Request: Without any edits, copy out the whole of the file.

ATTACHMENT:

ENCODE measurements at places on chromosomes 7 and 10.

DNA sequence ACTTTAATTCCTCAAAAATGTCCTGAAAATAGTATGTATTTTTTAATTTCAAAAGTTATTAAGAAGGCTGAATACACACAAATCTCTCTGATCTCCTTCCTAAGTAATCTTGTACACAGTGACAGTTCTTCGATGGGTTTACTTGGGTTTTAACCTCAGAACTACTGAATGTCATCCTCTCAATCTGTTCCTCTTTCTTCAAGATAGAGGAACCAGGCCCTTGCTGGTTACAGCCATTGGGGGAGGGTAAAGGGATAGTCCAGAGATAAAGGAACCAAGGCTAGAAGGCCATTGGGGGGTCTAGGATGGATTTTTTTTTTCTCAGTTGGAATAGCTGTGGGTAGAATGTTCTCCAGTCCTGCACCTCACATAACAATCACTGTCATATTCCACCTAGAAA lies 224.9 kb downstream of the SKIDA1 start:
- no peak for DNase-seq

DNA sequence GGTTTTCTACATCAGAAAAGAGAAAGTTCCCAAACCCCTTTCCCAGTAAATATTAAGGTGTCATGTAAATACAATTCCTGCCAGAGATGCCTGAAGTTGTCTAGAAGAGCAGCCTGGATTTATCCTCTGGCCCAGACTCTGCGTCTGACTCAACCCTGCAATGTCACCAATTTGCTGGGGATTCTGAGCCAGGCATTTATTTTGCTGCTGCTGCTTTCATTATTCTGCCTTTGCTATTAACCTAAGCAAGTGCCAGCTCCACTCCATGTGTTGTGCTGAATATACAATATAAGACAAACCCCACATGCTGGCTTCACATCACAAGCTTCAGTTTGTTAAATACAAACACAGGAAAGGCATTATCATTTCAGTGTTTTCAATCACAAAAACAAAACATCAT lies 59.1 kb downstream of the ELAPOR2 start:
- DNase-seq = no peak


ENCODE measurements at places on chromosomes 7 and 10.

DNA sequence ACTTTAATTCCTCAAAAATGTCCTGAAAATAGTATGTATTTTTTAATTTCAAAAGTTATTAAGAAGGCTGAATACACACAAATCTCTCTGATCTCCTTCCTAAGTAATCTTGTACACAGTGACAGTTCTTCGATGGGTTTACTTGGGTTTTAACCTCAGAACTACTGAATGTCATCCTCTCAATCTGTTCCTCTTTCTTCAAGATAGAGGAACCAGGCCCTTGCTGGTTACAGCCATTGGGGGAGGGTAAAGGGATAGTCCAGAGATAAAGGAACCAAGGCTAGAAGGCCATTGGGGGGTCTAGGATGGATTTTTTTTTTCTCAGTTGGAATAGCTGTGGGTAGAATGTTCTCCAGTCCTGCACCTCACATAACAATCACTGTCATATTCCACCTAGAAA lies 224.9 kb downstream of the SKIDA1 start:
- no peak for DNase-seq

DNA sequence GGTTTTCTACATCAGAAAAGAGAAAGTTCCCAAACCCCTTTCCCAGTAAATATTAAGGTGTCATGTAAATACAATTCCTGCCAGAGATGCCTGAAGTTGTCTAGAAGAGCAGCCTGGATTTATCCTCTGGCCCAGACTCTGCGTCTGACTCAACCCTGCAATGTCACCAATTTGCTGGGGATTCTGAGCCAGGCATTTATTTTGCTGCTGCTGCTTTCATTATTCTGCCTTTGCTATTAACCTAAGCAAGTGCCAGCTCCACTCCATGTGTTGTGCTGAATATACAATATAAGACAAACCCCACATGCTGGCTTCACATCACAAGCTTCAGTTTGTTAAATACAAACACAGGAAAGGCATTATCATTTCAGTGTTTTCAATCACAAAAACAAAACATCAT lies 59.1 kb downstream of the ELAPOR2 start:
- DNase-seq = no peak